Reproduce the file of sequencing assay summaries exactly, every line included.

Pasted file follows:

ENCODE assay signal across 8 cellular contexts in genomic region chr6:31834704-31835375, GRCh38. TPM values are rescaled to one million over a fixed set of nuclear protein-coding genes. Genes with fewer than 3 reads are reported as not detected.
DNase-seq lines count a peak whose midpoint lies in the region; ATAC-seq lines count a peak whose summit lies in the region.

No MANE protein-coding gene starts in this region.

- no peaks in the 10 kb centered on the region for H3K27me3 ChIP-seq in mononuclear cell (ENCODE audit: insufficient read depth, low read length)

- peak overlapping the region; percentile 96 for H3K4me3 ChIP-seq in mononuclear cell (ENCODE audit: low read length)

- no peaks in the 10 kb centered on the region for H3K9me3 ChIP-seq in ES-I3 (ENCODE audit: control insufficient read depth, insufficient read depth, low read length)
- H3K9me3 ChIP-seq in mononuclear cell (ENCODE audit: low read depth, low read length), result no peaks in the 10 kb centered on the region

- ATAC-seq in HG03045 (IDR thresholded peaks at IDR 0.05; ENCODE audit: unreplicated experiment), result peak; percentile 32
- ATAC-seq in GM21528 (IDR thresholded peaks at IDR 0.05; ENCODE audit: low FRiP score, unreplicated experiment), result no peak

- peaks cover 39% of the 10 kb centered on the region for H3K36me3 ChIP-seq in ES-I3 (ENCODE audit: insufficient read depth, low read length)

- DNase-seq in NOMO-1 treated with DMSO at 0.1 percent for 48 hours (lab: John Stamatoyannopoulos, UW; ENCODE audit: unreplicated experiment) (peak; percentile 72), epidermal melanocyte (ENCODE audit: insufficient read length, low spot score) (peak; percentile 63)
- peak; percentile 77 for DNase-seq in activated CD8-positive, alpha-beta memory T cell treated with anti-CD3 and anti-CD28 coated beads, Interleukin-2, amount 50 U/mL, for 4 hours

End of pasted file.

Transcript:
ENCODE assay signal across 8 cellular contexts in genomic region chr6:31834704-31835375, GRCh38. TPM values are rescaled to one million over a fixed set of nuclear protein-coding genes. Genes with fewer than 3 reads are reported as not detected.
DNase-seq lines count a peak whose midpoint lies in the region; ATAC-seq lines count a peak whose summit lies in the region.

No MANE protein-coding gene starts in this region.

- no peaks in the 10 kb centered on the region for H3K27me3 ChIP-seq in mononuclear cell (ENCODE audit: insufficient read depth, low read length)

- peak overlapping the region; percentile 96 for H3K4me3 ChIP-seq in mononuclear cell (ENCODE audit: low read length)

- no peaks in the 10 kb centered on the region for H3K9me3 ChIP-seq in ES-I3 (ENCODE audit: control insufficient read depth, insufficient read depth, low read length)
- H3K9me3 ChIP-seq in mononuclear cell (ENCODE audit: low read depth, low read length), result no peaks in the 10 kb centered on the region

- ATAC-seq in HG03045 (IDR thresholded peaks at IDR 0.05; ENCODE audit: unreplicated experiment), result peak; percentile 32
- ATAC-seq in GM21528 (IDR thresholded peaks at IDR 0.05; ENCODE audit: low FRiP score, unreplicated experiment), result no peak

- peaks cover 39% of the 10 kb centered on the region for H3K36me3 ChIP-seq in ES-I3 (ENCODE audit: insufficient read depth, low read length)

- DNase-seq in NOMO-1 treated with DMSO at 0.1 percent for 48 hours (lab: John Stamatoyannopoulos, UW; ENCODE audit: unreplicated experiment) (peak; percentile 72), epidermal melanocyte (ENCODE audit: insufficient read length, low spot score) (peak; percentile 63)
- peak; percentile 77 for DNase-seq in activated CD8-positive, alpha-beta memory T cell treated with anti-CD3 and anti-CD28 coated beads, Interleukin-2, amount 50 U/mL, for 4 hours